Doctors of the World Unite!
Neurologists join Oncologists to call for tobacco ban in Singapore.
Oct 6, 2005
No reason to wait 10 years to ban smoking
IT WAS with great interest that we read about cancer specialists from a group of Asian countries calling for a ban on tobacco within the next 10 years ('Singapore cancer specialists to push for tobacco ban'; ST, Sept 22).
Among the many diseases causally linked with cigarette smoking is stroke. Stroke is Singapore's fourth leading cause of death, and the leading cause of adult neurologic disability. Up to 25 per cent of all strokes are directly attributable to cigarette smoking. Data from Singapore hospitals shows that 25 per cent of patients admitted to hospital admitted to being smokers.
Current research shows that the risk of stroke among smokers compared to non-smokers is increased by 1.5 times for stroke due to blockage of brain blood vessels (atherothrombotic stroke), two times for stroke due to bleeding into the brain (intraparenchymal haemorrhage), and three times for stroke due to bursting of a bubble on a brain vessel (aneurysmal subarachnoid haemorrhage), to even four times among female heavy smokers.
Environmental tobacco smoke - that is, passive smoking - puts additional, innocent lives at risk of major diseases.
Stroke is an expensive disease to treat. Hospital bills for stroke in Singapore average $7,500 a patient, rising to $29,000 for subarachnoid haemorrhage.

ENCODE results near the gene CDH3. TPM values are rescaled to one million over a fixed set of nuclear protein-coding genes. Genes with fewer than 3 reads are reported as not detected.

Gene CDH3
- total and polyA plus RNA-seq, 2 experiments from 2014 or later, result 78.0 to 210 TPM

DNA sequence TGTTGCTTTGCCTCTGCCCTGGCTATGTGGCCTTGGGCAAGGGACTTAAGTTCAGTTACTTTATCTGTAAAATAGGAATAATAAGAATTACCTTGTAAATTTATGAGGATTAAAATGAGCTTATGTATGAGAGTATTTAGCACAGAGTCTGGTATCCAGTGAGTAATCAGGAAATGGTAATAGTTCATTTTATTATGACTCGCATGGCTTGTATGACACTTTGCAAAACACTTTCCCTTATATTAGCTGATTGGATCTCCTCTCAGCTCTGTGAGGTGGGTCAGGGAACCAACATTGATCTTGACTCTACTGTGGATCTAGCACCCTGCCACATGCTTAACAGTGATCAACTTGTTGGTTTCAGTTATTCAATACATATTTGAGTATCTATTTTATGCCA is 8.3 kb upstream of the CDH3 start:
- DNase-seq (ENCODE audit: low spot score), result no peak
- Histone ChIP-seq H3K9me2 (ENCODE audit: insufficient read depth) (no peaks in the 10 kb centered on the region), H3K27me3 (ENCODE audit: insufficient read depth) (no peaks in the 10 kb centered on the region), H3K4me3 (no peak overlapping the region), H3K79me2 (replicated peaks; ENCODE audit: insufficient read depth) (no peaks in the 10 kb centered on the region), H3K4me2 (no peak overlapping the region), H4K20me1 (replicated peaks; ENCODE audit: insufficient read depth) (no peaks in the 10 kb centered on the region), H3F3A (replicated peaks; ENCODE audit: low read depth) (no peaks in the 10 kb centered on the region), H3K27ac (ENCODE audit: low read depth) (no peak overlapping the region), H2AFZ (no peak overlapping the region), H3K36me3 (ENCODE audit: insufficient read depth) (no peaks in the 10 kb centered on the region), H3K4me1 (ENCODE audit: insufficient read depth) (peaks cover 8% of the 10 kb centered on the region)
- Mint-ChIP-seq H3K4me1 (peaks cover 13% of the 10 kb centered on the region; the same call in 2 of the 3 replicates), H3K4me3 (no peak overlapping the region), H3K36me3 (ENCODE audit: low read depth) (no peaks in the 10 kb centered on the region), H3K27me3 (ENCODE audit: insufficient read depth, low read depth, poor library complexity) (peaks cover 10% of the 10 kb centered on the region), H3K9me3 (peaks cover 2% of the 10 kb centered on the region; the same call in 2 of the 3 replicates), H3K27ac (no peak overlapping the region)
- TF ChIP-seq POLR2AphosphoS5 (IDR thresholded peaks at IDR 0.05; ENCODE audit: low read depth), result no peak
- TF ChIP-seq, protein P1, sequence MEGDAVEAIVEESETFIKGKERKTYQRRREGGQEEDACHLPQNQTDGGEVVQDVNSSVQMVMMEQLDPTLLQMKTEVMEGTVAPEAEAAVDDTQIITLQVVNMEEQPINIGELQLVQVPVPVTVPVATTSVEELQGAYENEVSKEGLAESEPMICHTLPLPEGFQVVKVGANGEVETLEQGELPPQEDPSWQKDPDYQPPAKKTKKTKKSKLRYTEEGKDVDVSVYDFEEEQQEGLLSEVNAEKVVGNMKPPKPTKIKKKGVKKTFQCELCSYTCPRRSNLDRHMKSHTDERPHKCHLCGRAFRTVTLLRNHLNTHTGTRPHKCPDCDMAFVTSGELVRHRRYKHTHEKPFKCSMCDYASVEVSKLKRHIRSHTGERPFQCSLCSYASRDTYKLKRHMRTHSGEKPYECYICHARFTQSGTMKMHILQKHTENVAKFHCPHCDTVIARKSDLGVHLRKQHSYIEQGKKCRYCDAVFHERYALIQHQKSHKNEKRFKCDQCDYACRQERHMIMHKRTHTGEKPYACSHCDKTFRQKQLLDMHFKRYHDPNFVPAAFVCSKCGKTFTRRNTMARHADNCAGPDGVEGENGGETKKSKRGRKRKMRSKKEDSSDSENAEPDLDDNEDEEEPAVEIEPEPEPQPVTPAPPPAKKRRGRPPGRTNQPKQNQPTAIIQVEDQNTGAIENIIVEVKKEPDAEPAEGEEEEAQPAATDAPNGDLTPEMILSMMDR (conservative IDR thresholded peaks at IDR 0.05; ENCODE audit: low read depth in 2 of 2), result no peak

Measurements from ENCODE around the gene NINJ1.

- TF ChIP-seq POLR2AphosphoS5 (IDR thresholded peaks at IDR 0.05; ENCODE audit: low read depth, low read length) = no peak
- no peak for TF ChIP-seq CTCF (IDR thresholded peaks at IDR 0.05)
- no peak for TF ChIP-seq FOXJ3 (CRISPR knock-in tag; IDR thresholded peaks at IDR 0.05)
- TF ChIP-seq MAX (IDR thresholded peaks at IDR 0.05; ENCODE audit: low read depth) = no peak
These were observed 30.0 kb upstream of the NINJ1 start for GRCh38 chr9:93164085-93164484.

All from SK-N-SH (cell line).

Additional costs for the lifetime of the patients, especially for the more disabled survivors, include outpatient medication and rehabilitation, loss of income, home help (e.g., maid), disability aids (e.g., wheelchairs, bedside commodes) and medical supplies (e.g., diapers, milk feeds).
Societal costs include absence from work and workforce attrition from premature death and disability of previously able-bodied Singaporeans.
With approximately 10,000 admissions to Singapore hospitals for stroke and related disorders every year, the total cost of this disease to Singapore would run into the millions.
While a part of the cost may be offset by duties on cigarette imports, it is largely borne by the stroke patient, the family, and the taxpayer.
Stopping smoking reduces the risk of stroke significantly within five years. The risk of a light smoker returns to that of a non-smoker, while that of a heavy smoker (more than 20 cigarettes a day) is certainly reduced, but does remain above that of a non-smoker.
Without any clear evidence of benefit from cigarette smoking that would outweigh its many risks, there is little to support its continuance. We, too, support the call for its total ban in Singapore, to run concurrent with further support for programmes to help smokers quit.
If chewing gum, which neither kills nor disables, can be banned practically overnight, we see little reason to wait 10 years to ban cigarette smoking in Singapore.
Dr N. V. Ramani
Senior Consultant Neurologist
Clinical Coordinator (Stroke Programme)
National Neuroscience Institute
A/Prof Lee Wei Ling
Director and Senior Consultant Neurologist
National Neuroscience Institute
How long before the cardiologists and respiratory physicians join in?
Imagine all the reductions in cancer, stroke, heart attack, and COPD cases...
Doctors of the World, Unite! We have nothing to lose but our jobs!